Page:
As it was Book Lovers Day on August 9 and because it’s always exciting to unearth an unimaginable clip on YouTube, here’s a selection in which the voices of venerable writers, taken from the some of the earliest days of broadcasting, are preserved.
Let’s start fittingly, with the most startling of discoveries. Bless my braces if it isn’t Sir Arthur Conan Doyle, speaking in 1930.
Picking up the spiritual baton as handed on from Sir Arthur, the Brave New World author is described in the interview preamble as possessed of an omnivorous intellect, which is something you don’t get a lot of in TV interviews these days.
A particularly sad irony of 20th Century cultural life is that there is no known footage—audio or video—of George Orwell’s speaking voice, despite working for the BBC on broadcasts to India for two years during the war. Whereas Virginia Woolf—whose voice it would have perhaps have been safer to assume was lost forever—survives in this BBC radio talk called “Craftsmanship,” from 1937.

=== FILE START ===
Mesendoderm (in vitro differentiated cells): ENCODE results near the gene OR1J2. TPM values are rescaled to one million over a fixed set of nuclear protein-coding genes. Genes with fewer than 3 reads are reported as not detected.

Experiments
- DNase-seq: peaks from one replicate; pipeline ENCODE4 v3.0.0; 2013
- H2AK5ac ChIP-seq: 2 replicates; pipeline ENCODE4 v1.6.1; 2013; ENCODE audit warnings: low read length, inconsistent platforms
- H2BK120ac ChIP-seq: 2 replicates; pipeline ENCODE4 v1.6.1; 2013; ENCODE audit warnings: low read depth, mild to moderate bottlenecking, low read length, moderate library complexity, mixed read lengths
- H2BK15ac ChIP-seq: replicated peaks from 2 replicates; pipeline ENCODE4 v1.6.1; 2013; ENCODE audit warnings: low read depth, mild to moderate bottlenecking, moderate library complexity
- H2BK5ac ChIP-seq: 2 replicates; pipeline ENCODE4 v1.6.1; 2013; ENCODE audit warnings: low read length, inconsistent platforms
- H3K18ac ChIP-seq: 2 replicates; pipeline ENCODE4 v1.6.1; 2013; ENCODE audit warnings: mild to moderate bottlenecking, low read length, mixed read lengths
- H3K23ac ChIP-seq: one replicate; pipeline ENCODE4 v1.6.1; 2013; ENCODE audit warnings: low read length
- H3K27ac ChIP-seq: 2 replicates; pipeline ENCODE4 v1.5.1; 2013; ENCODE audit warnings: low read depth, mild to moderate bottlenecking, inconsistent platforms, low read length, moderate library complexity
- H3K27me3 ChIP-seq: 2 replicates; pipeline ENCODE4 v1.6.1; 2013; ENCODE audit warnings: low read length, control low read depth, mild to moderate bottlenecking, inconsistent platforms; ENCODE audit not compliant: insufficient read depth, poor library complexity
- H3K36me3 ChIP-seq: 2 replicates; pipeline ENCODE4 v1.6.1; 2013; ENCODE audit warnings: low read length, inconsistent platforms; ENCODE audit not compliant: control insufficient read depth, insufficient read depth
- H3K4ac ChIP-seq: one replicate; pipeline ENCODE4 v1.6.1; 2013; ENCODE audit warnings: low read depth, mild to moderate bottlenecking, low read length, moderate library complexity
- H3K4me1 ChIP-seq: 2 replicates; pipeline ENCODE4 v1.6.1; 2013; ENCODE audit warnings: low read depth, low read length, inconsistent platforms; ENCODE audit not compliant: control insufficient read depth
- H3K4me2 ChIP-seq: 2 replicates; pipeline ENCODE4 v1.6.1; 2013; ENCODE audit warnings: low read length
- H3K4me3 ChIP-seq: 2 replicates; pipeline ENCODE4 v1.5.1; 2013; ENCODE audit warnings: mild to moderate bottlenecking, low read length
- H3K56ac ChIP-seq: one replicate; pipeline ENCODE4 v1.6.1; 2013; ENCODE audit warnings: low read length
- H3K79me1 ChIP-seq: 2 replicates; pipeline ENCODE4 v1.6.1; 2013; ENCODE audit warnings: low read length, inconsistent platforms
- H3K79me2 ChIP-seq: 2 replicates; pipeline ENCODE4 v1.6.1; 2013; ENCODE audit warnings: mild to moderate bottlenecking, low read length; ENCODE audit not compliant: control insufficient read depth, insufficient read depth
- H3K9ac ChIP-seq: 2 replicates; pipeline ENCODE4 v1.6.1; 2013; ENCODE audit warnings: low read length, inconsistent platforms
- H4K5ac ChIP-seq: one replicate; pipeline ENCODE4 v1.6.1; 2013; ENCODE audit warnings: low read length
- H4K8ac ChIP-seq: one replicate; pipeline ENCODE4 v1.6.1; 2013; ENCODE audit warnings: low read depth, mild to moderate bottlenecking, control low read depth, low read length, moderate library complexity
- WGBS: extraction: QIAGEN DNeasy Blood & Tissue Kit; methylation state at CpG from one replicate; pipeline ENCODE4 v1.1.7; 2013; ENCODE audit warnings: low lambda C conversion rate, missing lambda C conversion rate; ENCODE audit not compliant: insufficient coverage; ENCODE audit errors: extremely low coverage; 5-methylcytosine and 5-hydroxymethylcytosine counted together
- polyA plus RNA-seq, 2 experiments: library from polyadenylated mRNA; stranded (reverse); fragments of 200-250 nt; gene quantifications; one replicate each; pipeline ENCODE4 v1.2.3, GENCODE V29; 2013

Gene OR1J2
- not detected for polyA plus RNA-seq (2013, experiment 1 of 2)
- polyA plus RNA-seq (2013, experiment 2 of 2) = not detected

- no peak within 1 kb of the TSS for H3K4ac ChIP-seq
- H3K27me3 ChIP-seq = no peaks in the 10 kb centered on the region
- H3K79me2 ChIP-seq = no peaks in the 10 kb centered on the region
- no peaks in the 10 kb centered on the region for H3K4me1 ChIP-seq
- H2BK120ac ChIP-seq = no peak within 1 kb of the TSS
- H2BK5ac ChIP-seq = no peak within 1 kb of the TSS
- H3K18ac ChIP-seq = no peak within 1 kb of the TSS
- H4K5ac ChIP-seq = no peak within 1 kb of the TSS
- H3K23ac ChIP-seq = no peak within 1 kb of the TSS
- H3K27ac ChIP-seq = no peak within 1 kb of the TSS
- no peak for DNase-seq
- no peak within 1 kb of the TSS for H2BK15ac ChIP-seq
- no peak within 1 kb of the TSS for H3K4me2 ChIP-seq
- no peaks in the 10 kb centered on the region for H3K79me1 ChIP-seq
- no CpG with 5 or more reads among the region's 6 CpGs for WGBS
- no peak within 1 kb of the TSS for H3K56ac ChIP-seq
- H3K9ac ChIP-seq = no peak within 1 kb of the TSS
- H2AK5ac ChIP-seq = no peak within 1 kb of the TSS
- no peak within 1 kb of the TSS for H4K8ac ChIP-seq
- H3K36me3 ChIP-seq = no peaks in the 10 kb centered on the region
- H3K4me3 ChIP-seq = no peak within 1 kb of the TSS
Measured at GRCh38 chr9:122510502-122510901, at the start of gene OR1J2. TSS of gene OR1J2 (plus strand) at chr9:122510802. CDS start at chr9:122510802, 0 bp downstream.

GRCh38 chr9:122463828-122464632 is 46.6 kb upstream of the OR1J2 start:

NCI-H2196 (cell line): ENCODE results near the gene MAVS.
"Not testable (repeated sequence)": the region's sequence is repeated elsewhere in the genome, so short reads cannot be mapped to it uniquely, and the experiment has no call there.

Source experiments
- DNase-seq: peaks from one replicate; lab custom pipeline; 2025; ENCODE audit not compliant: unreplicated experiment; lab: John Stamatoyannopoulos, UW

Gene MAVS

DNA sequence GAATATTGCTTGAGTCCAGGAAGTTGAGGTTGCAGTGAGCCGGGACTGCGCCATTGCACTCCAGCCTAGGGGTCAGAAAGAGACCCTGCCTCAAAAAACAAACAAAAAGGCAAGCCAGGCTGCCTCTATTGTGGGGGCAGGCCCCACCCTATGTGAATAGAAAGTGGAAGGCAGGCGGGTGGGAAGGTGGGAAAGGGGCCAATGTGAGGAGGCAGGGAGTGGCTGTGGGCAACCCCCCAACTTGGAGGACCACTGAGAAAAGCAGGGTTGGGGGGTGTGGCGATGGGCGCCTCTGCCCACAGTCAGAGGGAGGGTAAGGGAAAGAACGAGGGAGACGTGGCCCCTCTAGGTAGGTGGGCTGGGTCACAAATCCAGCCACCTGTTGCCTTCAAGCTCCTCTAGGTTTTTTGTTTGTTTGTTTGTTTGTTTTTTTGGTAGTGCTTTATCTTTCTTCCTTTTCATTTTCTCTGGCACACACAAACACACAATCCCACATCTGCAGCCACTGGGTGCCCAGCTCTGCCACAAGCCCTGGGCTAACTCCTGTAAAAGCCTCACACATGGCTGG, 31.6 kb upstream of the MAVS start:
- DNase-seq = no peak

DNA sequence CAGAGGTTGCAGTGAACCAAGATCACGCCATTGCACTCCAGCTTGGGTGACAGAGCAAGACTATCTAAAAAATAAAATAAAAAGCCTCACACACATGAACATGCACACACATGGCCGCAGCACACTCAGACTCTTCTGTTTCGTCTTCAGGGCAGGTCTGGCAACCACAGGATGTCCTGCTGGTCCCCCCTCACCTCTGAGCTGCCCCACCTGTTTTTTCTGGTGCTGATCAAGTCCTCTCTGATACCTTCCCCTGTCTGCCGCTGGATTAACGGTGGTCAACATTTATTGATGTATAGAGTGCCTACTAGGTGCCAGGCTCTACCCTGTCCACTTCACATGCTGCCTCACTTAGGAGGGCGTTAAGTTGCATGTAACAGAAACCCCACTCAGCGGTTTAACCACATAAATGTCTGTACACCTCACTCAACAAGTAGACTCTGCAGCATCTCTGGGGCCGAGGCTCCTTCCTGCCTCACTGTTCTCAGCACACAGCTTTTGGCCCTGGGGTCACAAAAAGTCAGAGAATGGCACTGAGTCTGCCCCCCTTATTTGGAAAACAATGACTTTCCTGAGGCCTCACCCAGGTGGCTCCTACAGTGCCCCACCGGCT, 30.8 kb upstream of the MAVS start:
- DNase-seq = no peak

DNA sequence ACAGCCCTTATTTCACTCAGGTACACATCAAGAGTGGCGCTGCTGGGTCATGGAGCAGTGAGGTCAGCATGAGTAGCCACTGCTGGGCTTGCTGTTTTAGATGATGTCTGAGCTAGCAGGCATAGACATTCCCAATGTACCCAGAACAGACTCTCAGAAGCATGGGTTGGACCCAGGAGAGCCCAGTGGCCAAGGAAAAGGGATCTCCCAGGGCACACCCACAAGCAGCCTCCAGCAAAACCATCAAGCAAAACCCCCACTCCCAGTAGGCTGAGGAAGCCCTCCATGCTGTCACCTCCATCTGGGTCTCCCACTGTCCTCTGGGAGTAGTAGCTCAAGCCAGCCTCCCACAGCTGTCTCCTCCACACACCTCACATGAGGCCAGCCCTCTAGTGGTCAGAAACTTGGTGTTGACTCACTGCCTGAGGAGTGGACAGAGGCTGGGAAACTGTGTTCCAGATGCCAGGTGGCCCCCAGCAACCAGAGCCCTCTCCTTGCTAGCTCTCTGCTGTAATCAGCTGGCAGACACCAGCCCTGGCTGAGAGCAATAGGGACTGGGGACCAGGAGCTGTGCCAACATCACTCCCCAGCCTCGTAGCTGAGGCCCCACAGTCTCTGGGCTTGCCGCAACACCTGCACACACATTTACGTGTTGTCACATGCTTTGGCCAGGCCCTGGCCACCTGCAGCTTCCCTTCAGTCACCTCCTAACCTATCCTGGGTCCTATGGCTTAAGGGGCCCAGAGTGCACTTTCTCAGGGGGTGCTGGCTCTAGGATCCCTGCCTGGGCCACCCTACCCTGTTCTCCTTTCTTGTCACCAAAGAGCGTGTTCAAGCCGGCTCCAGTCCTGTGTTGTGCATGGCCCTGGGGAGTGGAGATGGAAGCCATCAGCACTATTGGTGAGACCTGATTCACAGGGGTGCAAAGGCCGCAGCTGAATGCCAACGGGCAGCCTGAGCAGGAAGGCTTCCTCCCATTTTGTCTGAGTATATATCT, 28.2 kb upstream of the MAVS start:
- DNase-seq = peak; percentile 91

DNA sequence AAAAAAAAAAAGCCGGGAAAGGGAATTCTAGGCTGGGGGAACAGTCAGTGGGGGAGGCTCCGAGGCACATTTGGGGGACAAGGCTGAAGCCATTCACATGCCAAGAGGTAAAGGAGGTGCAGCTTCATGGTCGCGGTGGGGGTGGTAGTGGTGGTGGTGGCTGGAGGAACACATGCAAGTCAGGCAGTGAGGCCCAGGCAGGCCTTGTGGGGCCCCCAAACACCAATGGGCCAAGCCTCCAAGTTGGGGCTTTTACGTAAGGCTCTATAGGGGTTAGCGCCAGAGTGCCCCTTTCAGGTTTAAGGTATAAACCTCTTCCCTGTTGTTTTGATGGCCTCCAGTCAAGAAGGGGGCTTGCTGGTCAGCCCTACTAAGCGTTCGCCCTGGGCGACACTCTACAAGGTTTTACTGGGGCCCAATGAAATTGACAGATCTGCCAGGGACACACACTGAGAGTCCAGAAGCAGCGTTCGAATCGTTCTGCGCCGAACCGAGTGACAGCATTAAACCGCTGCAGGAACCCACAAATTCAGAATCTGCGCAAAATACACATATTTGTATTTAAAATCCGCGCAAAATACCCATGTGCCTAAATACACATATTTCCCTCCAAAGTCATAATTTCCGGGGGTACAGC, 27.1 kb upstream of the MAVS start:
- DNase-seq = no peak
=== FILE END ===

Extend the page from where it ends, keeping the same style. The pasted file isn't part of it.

H.G. Wells meets Orson Welles! Well well! And a poor radio announcer has to sort out which is which in his introduction, knowing full well that you can’t hear variations in spelling when you speak. Thankfully, those accents make it clear which is which.
Another astonishing bolt from the blue, here’s the venerable old man of letters, writer of The Jungle Book and the Just-So Stories, giving a speech on the art of writing to an audience of his peers.
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